I noticed on the John Carter Facebook Group that there are a couple of threads where people are talking about the financial performance of John Carter and questioning whether Disney actually lost as much money as they say they did — or even lost money at all. It’s understandable how people can be confused. At the risk of dampening spirits and confusing people even more than they are already confused, here are three Profit and Loss Statements for John Carter:
- An “Actual” — which is “actual” to the extent that is uses the published theatrical gross, makes reasonable deductions for theater share, and reasonable deductions for other revenues (Home Entertainment, TV-Ancillary) and expenses (marketing, overhead, distribution, etc.)
- A “Breakeven” at $452M Box Office Gross which is what it probably would have taken for JC to break even, budgeted as it was.
- A “JC2 Sequel Breakeven” at $350M Box Office Gross which is what I think it would take for a sequel to breakeven with some modest budgetary reductions, the major portion of which would be achieved simply because the one time costs would get spread among three movies, instead of being born by one.
And puhlease! This is not a post that evaluates the politics of it all, the stench/stigma that is attached to the movie (and being slowly dissipated, thanks to the fans) …..it’s not a post about Iger and how he’ll never do it, etc. This is just looking at the numbers — a Saturday night exercise done mainly to share with people in the fan groups who are talking about this and wondering what the numbers are.
Now . . . . Disney did a $200M writedown and I’m only showing a loss of $138m, so there is a discrepancy and that could be for any number of reasons–they could be charging a larger distribution fee, or larger overhead percentage, or my guesstimates for Home Entertainment and Ancillary could be off. But everything is in the ballpark and at least it shows you how it works, and why they lost money — and what it would have taken at the box office to reach breakeven, which would have been good enough to generate a sequel for sure, since a sequel would not have to absorb as many one time costs; would have a built in audience the first film didn’t have; and would benefit from continued expansion of key foreign markets like China and Russia. The third column is a hypothetical breakeven for the sequel, if the budget could be reduced to $175M before tax rebates …. $150M after tax rebates. (JC got tax rebates from Utah and London……..which could presumably be accessed again.)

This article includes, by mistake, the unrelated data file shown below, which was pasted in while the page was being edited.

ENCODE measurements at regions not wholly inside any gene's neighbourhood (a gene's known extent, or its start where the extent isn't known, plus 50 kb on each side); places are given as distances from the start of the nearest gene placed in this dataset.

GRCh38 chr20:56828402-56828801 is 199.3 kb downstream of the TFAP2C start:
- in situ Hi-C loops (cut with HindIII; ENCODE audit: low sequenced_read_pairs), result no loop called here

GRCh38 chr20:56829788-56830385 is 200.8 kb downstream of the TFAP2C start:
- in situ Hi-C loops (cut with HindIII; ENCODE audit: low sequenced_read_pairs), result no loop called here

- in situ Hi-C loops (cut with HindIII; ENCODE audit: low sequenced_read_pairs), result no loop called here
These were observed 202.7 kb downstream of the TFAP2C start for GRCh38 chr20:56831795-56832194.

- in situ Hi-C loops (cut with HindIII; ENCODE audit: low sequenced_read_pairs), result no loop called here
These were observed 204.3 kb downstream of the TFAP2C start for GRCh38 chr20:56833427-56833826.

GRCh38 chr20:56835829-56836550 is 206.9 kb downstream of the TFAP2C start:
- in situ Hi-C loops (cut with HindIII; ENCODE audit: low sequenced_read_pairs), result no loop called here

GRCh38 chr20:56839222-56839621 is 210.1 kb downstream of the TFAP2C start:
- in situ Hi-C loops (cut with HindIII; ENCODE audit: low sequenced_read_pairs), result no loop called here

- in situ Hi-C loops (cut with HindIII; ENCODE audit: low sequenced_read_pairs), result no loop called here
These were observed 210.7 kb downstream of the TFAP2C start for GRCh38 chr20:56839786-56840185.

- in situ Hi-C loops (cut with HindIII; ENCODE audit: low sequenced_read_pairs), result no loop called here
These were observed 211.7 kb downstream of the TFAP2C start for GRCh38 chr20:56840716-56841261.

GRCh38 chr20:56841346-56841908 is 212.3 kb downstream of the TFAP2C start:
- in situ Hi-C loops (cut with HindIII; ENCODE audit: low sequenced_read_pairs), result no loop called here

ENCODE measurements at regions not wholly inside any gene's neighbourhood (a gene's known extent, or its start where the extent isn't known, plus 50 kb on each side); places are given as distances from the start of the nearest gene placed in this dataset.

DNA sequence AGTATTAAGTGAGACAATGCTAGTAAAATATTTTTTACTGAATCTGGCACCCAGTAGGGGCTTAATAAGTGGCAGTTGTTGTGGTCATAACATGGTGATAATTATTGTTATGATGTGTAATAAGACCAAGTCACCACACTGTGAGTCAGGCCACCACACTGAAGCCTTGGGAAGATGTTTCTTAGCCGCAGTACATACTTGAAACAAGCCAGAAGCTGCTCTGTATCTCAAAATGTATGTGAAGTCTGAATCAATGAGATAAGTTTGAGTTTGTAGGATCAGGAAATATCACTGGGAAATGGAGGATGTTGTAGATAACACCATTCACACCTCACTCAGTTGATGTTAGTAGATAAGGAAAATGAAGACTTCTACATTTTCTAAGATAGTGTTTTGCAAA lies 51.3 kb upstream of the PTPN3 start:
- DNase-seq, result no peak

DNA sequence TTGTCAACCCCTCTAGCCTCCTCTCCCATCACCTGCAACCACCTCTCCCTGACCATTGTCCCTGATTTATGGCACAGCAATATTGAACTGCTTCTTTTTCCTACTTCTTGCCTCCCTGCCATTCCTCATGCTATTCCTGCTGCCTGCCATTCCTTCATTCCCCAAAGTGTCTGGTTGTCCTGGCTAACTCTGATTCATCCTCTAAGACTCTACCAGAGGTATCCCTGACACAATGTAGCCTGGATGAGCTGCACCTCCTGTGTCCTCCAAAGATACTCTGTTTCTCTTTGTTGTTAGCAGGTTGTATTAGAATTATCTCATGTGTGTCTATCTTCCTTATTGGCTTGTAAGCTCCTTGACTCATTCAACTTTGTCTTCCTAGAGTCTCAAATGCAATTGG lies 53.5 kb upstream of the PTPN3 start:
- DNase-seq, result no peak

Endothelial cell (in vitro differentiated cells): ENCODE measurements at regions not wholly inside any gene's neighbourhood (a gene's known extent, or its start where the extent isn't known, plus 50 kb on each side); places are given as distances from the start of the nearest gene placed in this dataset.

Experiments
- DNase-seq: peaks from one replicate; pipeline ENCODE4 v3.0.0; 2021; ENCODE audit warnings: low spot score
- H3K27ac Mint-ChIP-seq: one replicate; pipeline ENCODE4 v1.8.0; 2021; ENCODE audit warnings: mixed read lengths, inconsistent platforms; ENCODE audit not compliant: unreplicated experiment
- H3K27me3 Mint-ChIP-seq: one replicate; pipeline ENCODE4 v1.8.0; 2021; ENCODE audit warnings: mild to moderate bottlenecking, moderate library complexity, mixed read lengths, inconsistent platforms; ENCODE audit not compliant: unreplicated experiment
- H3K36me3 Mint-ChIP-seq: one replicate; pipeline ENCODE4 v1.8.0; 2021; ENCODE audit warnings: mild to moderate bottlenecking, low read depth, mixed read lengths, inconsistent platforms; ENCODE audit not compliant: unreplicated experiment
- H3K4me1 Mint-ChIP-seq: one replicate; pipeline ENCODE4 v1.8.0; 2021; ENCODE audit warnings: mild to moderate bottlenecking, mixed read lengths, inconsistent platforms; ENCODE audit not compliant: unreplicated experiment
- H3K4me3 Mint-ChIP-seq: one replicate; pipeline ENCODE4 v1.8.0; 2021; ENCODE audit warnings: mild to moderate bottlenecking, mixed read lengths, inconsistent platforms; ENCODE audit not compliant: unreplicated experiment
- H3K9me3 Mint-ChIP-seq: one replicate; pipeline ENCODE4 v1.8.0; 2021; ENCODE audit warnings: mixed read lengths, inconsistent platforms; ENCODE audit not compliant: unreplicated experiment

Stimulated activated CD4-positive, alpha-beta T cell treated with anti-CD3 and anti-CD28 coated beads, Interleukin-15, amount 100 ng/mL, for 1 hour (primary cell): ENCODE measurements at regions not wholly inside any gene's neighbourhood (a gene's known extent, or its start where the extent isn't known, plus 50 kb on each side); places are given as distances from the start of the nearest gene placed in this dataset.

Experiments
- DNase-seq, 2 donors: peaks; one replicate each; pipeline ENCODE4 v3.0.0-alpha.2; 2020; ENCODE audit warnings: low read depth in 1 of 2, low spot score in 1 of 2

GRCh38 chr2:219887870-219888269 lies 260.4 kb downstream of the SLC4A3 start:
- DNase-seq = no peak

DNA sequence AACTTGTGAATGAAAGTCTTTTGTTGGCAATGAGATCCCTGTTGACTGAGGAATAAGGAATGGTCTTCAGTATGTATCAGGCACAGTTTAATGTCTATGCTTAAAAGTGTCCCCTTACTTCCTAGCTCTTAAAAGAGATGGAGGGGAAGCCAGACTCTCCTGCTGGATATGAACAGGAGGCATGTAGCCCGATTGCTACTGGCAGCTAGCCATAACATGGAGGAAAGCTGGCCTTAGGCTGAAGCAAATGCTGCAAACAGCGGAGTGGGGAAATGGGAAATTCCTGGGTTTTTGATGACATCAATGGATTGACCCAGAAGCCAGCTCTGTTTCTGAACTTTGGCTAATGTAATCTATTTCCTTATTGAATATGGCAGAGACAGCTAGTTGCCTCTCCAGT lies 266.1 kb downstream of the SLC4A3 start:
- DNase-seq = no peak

Click to enlarge if it’s too small for you.
The point is …. breakeven becomes a lot more attainable if the budget is reduced — global theatrical gross would only have to increase from 282M to 350M. But if the budget stays where it is, then it would have to increase to $452M, and it would be hard to convince any studio head that it would increase that much.
That’s why, in my view, the key is to find a way to reduce the budget from 250m (before tax rebates) to $175M (before tax rebate). How to do that without compromising production value?
First of all, the one-time costs have already been absorbed in JC1. What happens in Hollywood is that if it’s a one-off, then all of those costs are assigned to one film. If it becomes a series, then they make an adjustment and spread those costs over the whole series. If the series is a trilogy, then those costs would get shared 33% to each movie. That means the loss on JC1 would be lessened. Let’s say the one time costs incurred for JC1 are 60M, which I think is a fair assumption, that means that the JC loss would be reduced by 40M, and then each film in the series could only have to bear 20m each. So that produces not only a 40M savings on the production budget of JC1 — but also JC2, because it would only be carrying 20M in onetime costs, instead of $60M. So there is $40M of your savings right there. You only need to find another 35M. If there was a will to do this, it could be done.
The way that comes to mind for me is that JC had more animation shots in it than a regular Pixar all-animated movie. Does Gods need to have that many? The reason there were so many is that it was pretty much all-Thark, all the time. Would gods have relatively less Thark screen time? (Could JC2 be a little shorter in overall length, which would also save, especially when it comes to 3D animation.)
Anyway, those are my musings on a Saturday night.